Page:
Domain Forum, the Bulgarian new gTLDs conference, will run for a third time on November 1 in Sofia.
The one-day event, which will be free to attend and conducted in English, will have a focus this year on Cyrillic internationalized domain names, according to organizers.
Much of the agenda has yet to be finalized but confirmed speakers include consultant Stephane Van Gelder, Blacknight CEO Michele Neylon and Afilias business development director Francesco Cetraro.
Organizer UNINET also hopes to have an ICANN VP keynoting.
Domain Forum will take place at the National Palace of Culture in central Sofia.
The new Domain Name Association, which hopes to represent the interests of the domain name industry as a whole, has opened its doors to new members.
Membership prices range from $1,000 to $50,000, with the make-up of the final board (estimated to be fewer than 20 directors) determined by which companies pay for the more expensive membership tiers.
Paying $50,000 will guarantee you a seat on the board, for example, while paying $5,000 makes your company eligible for, but not guaranteed, one of two reserved seats.
Speaking at the Digital Marketing & gTLD Strategy Congress in London two weeks ago, interim DNA chair Adrian Kinderis made no bones about the fact that the DNA is pay-to-play; it’s “not a democracy”.
It’s a trade group in the usual sense, in other words, borrowing nothing from ICANN’s multistakeholder model.
That said, ICANN CEO Fadi Chehade encouraged its creation and ICANN seems to generally support its goal.
That goal is to represent the entire domain name industry — registrars, registries, resellers, etc. Its mission statement is pretty succinct:
Promote the interest of the domain name industry by advocating the use, adoption, and expansion of domain names as the primary tool for users to navigate the Internet.
Promoting new gTLDs is its first priority.
Some new gTLD applicants, including two of the bigger portfolio applicants, have grudgingly accepted ICANN’s latest name collisions remediation plan as a generally positive development.
ICANN this week scrapped its three-tier categorization of applications, implicitly accepting that it was based on a flawed risk analysis, and instead said new gTLDs can be delegated without delay if the registries promise to block every potentially impacted second-level domain.
You may recall that yesterday dotShabaka Registry said on DI that the plan was a “dog’s breakfast” and criticized ICANN for not taking more account of applicants’ comments.
But others are more positive, if not exactly upbeat, welcoming the opportunity to avoid the six-month delays ICANN’s earlier mitigation plan would have imposed on many strings.
Uniregistry CEO Frank Schilling congratulated ICANN for reframing the debate, in light of Verisign’s ongoing campaign to persuade everyone that name collisions will be hugely risky. He told DI:
There has been a great deal of FUD surrounding name collisions from incumbent registry operators who are trying to negatively shape the utility of the new gTLDs they will be competing against.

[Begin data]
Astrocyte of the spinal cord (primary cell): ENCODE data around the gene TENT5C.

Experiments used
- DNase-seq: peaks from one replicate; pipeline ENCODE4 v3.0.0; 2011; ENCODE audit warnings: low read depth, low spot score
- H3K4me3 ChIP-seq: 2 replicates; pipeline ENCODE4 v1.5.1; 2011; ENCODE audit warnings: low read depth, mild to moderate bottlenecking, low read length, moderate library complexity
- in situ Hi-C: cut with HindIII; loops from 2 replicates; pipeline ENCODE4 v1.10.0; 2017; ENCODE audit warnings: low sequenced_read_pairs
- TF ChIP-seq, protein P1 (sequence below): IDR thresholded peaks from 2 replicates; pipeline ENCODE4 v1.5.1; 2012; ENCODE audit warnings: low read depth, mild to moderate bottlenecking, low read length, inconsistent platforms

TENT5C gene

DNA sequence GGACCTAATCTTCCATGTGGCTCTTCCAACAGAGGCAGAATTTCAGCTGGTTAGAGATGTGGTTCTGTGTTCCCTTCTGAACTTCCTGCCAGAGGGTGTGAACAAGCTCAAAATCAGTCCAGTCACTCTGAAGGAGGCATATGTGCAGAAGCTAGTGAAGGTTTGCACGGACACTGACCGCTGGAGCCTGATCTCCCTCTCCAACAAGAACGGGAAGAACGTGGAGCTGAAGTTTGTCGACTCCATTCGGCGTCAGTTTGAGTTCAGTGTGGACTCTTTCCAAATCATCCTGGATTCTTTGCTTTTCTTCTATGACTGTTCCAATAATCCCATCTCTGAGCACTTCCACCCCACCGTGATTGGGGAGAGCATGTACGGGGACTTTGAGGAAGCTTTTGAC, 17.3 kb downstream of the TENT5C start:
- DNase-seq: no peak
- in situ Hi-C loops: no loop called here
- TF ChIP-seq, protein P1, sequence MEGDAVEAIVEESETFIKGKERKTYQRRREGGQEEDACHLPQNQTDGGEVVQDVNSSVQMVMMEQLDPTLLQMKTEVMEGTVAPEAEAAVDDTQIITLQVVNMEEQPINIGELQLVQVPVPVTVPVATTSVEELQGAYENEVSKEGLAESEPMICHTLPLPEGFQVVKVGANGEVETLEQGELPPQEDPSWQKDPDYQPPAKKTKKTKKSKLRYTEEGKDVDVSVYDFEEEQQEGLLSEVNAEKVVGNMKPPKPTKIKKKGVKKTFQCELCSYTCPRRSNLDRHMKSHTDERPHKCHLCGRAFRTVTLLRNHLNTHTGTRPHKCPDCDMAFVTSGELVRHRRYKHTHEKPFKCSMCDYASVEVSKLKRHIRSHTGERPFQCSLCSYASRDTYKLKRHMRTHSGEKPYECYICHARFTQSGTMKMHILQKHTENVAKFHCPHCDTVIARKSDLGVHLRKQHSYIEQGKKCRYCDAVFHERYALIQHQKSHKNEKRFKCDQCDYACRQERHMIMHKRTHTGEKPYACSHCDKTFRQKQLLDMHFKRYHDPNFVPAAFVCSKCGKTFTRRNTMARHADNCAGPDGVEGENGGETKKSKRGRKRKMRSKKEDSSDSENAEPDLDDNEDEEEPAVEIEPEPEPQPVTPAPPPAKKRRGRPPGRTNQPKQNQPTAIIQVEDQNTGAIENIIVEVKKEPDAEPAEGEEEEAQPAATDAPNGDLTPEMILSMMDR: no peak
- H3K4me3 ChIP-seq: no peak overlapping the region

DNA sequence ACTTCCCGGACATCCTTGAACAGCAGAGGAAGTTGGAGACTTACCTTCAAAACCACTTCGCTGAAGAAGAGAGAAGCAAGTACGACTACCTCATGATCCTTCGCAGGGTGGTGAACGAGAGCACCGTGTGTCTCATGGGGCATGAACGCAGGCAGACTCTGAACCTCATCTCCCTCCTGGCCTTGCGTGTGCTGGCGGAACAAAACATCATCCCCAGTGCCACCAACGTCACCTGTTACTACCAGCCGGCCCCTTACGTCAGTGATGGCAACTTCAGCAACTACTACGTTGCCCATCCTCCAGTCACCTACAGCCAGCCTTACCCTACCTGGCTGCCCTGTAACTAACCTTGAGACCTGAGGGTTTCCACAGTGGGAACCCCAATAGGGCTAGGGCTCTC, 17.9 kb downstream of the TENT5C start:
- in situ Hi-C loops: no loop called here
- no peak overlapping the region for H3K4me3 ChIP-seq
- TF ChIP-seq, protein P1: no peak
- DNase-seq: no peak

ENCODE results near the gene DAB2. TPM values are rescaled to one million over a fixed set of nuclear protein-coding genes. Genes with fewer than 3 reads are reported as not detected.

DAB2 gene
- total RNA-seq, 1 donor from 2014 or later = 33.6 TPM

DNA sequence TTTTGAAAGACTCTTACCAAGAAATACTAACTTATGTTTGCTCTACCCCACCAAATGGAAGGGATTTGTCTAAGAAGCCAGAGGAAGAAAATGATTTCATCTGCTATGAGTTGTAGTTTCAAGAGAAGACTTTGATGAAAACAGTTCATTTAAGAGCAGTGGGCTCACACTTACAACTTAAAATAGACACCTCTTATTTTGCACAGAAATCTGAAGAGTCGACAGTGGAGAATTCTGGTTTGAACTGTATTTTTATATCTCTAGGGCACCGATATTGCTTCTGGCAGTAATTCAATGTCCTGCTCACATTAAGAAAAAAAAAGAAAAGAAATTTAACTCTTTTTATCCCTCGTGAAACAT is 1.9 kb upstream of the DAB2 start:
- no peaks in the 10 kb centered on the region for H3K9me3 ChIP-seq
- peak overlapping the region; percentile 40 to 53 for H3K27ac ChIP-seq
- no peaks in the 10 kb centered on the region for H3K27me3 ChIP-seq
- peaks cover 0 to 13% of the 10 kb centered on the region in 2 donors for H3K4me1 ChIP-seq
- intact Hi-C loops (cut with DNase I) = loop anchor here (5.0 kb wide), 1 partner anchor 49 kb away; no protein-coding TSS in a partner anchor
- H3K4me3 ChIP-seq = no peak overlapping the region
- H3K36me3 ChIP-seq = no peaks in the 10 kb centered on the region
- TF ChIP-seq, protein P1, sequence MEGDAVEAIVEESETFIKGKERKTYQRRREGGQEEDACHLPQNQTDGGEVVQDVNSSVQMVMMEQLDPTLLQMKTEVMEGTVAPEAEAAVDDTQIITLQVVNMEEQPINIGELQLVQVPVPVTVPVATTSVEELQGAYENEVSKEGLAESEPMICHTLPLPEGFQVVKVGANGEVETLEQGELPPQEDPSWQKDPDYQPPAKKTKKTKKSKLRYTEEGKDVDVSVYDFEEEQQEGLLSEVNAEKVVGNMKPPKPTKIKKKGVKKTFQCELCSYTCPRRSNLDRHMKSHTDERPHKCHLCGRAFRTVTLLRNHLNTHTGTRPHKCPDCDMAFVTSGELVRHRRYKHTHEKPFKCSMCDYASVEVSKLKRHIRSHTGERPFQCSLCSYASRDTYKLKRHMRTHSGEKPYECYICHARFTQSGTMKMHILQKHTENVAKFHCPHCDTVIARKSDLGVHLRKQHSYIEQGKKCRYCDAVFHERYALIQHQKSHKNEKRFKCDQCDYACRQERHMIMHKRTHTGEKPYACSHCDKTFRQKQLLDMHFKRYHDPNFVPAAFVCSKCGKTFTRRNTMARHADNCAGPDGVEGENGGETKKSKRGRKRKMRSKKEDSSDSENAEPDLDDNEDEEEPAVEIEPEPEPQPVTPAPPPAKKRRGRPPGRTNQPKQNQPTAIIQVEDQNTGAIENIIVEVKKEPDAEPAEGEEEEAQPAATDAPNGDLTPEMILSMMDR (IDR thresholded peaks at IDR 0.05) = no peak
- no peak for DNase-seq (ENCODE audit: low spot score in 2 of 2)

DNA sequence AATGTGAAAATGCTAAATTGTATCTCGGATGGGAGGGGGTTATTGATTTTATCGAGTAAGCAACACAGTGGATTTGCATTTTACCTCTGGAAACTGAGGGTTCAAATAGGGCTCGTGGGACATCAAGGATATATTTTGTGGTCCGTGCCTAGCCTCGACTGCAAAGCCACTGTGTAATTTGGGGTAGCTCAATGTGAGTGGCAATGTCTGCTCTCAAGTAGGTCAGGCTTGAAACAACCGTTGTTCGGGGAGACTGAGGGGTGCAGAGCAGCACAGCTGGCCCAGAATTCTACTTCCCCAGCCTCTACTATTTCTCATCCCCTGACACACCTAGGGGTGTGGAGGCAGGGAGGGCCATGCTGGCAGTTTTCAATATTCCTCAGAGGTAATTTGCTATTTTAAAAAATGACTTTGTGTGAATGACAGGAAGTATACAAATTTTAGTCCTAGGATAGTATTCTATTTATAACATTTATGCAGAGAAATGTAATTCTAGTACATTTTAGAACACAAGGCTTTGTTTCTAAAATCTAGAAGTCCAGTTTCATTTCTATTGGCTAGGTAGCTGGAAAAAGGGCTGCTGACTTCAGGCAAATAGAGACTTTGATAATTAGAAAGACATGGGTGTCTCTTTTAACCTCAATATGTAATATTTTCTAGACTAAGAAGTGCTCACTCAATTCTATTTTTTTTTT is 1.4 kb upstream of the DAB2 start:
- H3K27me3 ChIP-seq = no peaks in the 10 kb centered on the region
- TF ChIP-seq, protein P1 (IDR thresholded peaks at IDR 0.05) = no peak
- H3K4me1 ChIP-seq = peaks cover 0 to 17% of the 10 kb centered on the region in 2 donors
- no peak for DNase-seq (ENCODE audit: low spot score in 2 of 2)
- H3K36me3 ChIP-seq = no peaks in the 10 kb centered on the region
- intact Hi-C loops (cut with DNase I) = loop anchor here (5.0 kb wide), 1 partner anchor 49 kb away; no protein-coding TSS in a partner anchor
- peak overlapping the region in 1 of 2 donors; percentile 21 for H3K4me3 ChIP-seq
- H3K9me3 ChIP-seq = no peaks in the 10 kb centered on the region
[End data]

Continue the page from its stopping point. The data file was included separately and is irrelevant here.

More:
I think it was important for ICANN to take control of the conversation in the name of common sense. These types of collisions are ultimately minor in the grand scheme and they occur each and every day in existing namespaces like .com, without the internet melting down.
I think anything that shapes conversation in a way that accelerates the process and sides with common sense is good, I have not yet thought of how this latest change can be gamed to the downside of new G’s.
Uniregistry has 51 remaining new gTLD applications, 20 of which were categorized as “uncalculated risk” and faced considerable delays under ICANN’s original plan.
Schilling’s take was not unique among applicants we talked on and off the record.
Top Level Domain Holdings is involved with 77 current applications as back-end provider — and as applicant in most of them — and also faced “uncalculated” delay on many.
CEO Antony Van Couvering welcomed ICANN’s plan less than warmly and raised questions about the future studies it plans to conduct, criticizing ICANN’s apparent lack of trust in its community:
Basically the move is positive. I characterize it as getting out of jail in exchange for some community service — definitely a trade I’ll make.
On the other hand, the decision betrays ICANN’s basic lack of confidence in its own staff and in the ICANN community. You can see this in the vagueness of the study parameters, because it’s not at all clear what the consultant will be studying or what criteria will be used to make any recommendations — or indeed if anything can be said beyond mere data collection.
But more important, they are hiring an outside consultant when the world’s experts on the subject are all here already, many willing to work for free. ICANN either doesn’t think it can trust its community and/or doesn’t know how to engage them. So they punt on the issue and hire a consultant. It’s a behavior you can see in poorly-run companies anywhere, and it’s discouraging for ICANN’s future.
Similar questions were posed and answered by ICANN’s former new gTLD program supremo Kurt Pritz, in a comment on DI last night. Pritz is now an independent consultant working with new gTLD applicants and others.